Drives are what we discussed above under the subheading ‘driving unit’ and are a key part of how conveyor systems work. They need to be considered in terms of where it’s placed on the conveyor system. Usually, a head or end drive is found on the discharge side of the conveyor and is the most common type. You can also get centre drives which are mounted underneath the system alongside the conveyor system. As mentioned above, drives are used for reversing the direction of the conveyor.

Conveyor systems selection considerations

When selecting a conveyor system for a business, it’s important to know what type of conveyor(s) are being considered to install, which should be made more clear by understanding the above factors, and as part of this, what frames configuration is used whether it’s straight, curved, or z-framed.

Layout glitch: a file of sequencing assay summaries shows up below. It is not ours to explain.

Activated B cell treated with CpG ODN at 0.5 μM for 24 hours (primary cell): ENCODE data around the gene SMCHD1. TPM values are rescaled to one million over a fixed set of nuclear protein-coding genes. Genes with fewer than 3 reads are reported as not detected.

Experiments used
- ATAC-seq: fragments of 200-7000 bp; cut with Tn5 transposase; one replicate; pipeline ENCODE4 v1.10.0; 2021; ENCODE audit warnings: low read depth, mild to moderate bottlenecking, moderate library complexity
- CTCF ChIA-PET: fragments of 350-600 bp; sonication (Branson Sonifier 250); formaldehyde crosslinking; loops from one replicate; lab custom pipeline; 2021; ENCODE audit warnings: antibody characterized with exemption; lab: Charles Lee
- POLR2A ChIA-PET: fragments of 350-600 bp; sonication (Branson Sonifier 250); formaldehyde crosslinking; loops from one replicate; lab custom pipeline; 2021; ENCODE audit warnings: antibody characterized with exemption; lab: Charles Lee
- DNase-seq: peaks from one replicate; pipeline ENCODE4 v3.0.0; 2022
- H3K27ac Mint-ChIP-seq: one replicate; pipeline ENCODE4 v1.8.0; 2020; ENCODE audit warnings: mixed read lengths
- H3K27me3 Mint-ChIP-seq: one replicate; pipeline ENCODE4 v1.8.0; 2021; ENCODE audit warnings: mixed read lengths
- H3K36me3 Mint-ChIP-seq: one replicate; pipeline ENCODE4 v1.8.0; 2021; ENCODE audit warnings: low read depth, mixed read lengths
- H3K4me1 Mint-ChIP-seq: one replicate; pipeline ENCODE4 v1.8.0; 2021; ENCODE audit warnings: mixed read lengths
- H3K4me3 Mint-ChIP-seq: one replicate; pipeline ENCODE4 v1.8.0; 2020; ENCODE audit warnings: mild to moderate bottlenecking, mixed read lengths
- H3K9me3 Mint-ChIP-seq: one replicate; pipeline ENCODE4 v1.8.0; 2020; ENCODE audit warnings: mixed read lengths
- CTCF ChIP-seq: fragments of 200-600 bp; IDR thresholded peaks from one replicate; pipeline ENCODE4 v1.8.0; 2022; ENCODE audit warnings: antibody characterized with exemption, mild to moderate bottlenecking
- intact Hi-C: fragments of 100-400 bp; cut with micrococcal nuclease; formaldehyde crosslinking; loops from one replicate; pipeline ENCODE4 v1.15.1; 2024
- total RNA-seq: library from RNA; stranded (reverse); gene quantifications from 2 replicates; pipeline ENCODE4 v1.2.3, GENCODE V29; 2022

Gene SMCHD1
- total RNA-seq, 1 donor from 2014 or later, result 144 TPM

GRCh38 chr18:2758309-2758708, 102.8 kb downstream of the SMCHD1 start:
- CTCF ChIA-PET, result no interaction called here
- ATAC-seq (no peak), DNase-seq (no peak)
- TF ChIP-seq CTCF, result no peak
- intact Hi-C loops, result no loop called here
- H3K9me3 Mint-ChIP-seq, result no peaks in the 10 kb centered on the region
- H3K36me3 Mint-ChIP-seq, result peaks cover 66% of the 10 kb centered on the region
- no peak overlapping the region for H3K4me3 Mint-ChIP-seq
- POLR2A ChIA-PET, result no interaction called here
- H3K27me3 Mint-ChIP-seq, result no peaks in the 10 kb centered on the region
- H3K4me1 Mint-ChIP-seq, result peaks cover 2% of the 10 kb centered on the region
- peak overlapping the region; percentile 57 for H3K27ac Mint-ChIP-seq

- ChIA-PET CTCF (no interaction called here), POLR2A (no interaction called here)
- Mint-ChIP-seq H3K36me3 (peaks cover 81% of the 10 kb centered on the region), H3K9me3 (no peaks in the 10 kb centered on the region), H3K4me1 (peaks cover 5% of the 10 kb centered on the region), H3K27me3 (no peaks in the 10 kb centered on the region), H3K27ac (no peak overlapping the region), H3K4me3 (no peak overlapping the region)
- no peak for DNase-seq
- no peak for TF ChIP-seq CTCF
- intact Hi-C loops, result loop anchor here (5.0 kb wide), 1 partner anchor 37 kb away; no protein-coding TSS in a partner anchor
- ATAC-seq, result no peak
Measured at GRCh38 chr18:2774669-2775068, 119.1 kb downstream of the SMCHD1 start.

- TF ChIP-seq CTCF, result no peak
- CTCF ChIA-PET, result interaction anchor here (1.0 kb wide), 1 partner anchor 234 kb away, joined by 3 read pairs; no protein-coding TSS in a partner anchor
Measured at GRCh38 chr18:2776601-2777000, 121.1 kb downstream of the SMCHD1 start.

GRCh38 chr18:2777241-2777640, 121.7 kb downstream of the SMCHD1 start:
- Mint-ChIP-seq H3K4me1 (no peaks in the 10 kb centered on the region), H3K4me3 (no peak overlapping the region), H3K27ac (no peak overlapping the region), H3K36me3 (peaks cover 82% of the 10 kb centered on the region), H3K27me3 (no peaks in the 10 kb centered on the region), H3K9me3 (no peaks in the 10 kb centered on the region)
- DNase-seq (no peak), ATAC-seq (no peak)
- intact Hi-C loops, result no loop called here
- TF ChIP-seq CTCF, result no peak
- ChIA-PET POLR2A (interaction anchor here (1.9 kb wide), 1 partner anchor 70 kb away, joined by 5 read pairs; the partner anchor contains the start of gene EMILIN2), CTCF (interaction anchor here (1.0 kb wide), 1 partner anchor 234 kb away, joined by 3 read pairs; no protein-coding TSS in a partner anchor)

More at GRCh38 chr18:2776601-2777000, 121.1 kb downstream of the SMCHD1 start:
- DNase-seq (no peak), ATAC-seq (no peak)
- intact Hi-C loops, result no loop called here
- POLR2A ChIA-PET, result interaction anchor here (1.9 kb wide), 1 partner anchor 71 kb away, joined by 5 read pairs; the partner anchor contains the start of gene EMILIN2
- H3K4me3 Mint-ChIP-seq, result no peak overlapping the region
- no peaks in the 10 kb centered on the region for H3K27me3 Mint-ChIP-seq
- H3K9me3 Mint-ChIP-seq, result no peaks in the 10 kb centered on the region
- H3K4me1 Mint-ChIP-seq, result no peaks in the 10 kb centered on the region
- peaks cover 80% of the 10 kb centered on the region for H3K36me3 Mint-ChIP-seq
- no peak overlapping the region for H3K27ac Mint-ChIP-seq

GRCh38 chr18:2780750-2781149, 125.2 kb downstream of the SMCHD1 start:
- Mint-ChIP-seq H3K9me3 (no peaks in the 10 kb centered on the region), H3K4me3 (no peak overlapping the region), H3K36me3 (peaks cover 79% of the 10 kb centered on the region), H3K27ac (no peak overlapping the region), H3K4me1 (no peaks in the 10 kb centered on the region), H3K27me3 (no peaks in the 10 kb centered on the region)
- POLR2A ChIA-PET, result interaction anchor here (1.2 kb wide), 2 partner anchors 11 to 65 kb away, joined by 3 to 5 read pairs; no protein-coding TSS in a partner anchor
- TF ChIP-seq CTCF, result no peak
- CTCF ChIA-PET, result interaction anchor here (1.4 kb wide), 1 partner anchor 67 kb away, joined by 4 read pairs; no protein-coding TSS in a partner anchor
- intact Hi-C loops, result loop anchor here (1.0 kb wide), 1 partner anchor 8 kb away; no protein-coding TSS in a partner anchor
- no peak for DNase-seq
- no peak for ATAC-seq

Depending on how big the conveyor system is will change the considerations for the conveyor specifications mentioned above. Just using the image below as an example, the throughput, drive locations, speed of different conveyors, and the load capacity will be different to a project where there are only one or two conveyors moving the same item.

How conveyor systems work

Problems to watch out for in conveyor systems

When looking at how conveyor systems work, it’s important to know the problems that can occur in the conveyor system to reduce the risk of errors and associated costs of malfunction in both time and money.

Mistracking